Earnings of mutual funds have improved due to higher dividend income as well as capital gains
By SHABBIR H. KAZMI
Sep 29 - Oct 05, 2003
Development of a vibrant mutual funds industry is essential for a country like Pakistan, where the savings rates and number of equity investors is low as compared to other countries in the region. The mutual funds industry acquires more importance as small investors are investing in equities market. Since such funds are usually managed by professionals and have diversified portfolio, the investors in funds get comparatively better on investment. However, it has been noticed that the size of mutual funds in Pakistan has remained stagnant over the last five years.
Mutual funds were introduced in Pakistan in 1962 with the public offering of National Investment Trust (NIT) units. NIT is an open-end mutual fund, still operating in the public sector. Investment Corporation of Pakistan (ICP) was established in 1966, which subsequently offered a series of closed-end mutual funds, totaling twenty-six. Management rights of all the 26 ICP funds have been transferred to the private sector. Now ABAMCO and PICIC manage 12 and 14 of the ICP funds. Presently, 7 open-end and 35 closed-end funds are being managed by the private sector.
A closer look into the history of mutual fund industry, spread over 40 years, reveals some interesting facts. The first ever open-end fund, NIT, was established in 1962 in the public sector and remained the only such fund in the country for over 30 years. They kept NIT a virtual monopoly for decades. To guarantee growth in its portfolio, offer of 25% shares of every public limited company to NIT was made mandatory. While this practice helped in building NIT's portfolio, it also led to certain 'dead investments'.
Then came the establishment of ICP, again in the public sector, with the additional mandate to manage closed-end funds. Over the years ICP floated 26 funds, including SEMF. The portfolio of SEMF comprised of shares of state-owned enterprises listed at local stock exchanges.
In 1971, the government cleared the way for entry of private sector in the closed-end segment but denied the right to float open-end fund. It is understood that the regulators were not convinced that private sector could manage an open-end fund. However, the events that took place in seventies did not incite the private sector to venture into mutual fund management. Only one fund was floated in the eighties.
Within a short span of six years (1991-96) private sector floated 12 closed-end mutual funds. Keeping in view the receptivity of the concept of mutual funds the government notified the amended rules for efficient management of funds. However, most the mutual funds floated by the private sector posted huge losses in the initial years. ICP and NIT also experienced substantial erosion in profitability but the shock was of lesser intensity.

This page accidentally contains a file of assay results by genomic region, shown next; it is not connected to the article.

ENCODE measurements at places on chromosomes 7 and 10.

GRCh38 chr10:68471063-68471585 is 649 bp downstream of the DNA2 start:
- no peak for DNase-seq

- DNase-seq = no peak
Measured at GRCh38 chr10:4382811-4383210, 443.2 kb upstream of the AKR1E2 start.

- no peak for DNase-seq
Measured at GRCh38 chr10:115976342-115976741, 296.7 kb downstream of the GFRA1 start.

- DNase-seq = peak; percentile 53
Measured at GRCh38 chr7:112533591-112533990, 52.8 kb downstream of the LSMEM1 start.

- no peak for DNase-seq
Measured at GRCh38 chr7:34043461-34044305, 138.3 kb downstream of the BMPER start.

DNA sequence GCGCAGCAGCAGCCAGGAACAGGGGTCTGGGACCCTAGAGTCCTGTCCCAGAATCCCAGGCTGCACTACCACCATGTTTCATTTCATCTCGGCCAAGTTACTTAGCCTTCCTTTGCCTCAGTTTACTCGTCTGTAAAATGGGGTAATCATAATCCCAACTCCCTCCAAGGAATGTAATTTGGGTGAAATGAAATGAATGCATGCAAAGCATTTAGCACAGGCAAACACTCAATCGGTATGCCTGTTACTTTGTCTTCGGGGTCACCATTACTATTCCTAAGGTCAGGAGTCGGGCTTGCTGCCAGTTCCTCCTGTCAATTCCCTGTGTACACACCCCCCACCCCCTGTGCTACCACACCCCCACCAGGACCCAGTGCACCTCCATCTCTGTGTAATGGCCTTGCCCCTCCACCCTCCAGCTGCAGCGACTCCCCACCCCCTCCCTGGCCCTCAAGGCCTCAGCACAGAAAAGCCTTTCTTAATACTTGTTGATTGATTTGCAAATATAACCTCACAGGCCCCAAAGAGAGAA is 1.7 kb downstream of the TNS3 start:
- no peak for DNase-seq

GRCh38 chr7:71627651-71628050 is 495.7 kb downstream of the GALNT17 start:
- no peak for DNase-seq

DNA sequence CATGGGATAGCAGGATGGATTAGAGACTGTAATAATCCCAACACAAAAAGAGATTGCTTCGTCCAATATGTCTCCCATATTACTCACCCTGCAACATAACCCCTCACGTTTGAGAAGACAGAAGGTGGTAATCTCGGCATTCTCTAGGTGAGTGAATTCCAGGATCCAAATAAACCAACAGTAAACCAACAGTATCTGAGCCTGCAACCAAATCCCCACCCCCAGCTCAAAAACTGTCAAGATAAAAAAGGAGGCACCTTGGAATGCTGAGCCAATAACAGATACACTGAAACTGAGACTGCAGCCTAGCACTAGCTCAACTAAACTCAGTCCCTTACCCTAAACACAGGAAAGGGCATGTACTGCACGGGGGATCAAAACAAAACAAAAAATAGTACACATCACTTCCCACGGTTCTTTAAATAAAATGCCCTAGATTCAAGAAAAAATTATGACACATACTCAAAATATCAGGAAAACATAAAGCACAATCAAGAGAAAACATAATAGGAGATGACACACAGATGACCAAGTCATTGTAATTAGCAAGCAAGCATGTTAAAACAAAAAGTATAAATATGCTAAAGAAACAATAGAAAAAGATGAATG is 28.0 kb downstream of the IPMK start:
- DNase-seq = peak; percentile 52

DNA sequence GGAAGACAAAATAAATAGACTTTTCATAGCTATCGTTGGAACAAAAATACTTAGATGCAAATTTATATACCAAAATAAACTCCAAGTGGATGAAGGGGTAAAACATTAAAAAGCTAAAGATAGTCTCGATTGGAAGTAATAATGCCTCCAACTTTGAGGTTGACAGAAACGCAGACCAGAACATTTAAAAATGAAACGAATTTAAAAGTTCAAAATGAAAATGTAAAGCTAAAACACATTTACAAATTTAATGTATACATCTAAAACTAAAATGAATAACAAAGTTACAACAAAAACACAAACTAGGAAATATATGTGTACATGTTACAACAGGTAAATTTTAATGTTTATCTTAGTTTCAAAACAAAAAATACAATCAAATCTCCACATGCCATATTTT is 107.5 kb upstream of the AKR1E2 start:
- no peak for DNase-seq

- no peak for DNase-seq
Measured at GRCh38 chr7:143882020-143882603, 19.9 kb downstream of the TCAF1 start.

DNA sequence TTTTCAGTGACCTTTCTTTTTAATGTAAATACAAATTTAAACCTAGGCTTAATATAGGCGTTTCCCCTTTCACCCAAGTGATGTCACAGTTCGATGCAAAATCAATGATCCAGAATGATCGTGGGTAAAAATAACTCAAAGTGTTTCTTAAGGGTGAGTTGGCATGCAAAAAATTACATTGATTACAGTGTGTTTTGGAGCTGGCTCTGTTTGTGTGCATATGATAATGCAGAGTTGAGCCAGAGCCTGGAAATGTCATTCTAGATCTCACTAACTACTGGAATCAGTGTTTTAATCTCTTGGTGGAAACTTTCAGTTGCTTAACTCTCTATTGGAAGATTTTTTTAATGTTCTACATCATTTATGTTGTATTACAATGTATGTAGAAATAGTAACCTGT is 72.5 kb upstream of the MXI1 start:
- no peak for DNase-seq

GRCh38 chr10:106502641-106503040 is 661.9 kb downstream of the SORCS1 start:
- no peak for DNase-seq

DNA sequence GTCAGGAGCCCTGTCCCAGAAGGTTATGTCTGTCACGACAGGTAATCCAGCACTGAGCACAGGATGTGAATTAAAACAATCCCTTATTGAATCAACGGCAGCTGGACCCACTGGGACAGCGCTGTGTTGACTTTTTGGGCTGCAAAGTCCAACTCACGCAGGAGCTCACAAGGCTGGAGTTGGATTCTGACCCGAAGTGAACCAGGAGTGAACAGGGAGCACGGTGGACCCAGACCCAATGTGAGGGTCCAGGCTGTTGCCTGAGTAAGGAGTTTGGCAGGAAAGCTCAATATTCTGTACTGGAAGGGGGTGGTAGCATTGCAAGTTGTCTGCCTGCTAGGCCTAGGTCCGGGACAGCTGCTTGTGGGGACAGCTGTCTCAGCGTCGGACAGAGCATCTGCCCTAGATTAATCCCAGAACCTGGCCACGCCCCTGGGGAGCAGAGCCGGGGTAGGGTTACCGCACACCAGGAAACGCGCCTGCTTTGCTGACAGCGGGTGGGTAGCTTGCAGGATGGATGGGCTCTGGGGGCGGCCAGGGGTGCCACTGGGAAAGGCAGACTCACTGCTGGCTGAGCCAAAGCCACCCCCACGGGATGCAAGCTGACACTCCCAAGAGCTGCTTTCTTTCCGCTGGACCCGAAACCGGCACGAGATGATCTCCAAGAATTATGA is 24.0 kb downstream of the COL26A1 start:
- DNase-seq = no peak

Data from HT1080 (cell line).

The subdued performance and slow growth of mutual funds sector can be attributed to a number of factors.
However, the biggest blame of the poor performance of mutual funds managed by the private sector goes to the regulators. According to a sector expert, "The regulators made the biggest blunder by allowing private sector to establish closed-end mutual funds."
Another problem affecting the profitability of most of the private sector managed funds was that these were floated at the time prices of most of the scrips was very high and bulk of the investment in equities. As the market suffered from prolonged bearish spell, value of portfolio eroded and heavy provisions had to be made against diminution value of investment.
Since most of the mutual funds were floated by brokerage houses, almost all of them indulged in day trading rather than selecting scrips based on economic fundamentals for investment. The most unfortunate part of the story is that most of the brokerage house 'parked' their bad investment in the mutual funds. All these activities added to the losses of private sector mutual fund and no investor was ready to invest in shares of closed-end mutual funds.
Most probably, the largest number of companies was floated during the bullish period of nineties. A large number of these companies were established either by the 'rent seekers' or the projects were not economically viable but mutual funds picked up the shares without examining economic fundamentals affecting profitability of these companies. As corporate earnings plunged did the mutual funds.
On top of every thing, dollarization of Pakistan's economy and offer of very high rate of return on government securities provided opportunities to earn risk-free and hassle-free return. Therefore, people preferred to invest either in dollars or government securities rather than initiating/managing any business.
With the revival of economy, end of dollarization and substantial decline in interest rates, corporate earnings have improved. Earnings of mutual funds have also improved due to higher dividend income as well as capital gains. This is evident from the dividend pay out by NIT and new fund managers foe ICP funds (PICIC and ABAMCO).